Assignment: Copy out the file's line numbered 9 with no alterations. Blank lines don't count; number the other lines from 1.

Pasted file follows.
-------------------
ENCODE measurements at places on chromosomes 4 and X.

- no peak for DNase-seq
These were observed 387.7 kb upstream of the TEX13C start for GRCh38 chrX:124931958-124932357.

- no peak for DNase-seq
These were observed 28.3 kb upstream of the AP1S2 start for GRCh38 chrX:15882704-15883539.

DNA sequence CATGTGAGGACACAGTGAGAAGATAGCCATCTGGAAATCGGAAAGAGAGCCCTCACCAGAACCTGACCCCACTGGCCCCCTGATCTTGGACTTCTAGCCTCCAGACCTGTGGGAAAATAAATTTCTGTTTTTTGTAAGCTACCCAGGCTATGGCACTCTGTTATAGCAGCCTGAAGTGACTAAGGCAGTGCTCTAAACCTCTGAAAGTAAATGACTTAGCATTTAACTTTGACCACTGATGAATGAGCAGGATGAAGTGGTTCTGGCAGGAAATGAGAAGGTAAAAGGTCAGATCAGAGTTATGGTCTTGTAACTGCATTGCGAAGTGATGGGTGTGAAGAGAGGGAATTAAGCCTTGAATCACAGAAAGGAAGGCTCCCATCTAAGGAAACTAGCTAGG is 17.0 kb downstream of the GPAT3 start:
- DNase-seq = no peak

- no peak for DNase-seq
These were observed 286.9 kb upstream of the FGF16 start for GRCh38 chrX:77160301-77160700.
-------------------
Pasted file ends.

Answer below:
These were observed 286.9 kb upstream of the FGF16 start for GRCh38 chrX:77160301-77160700.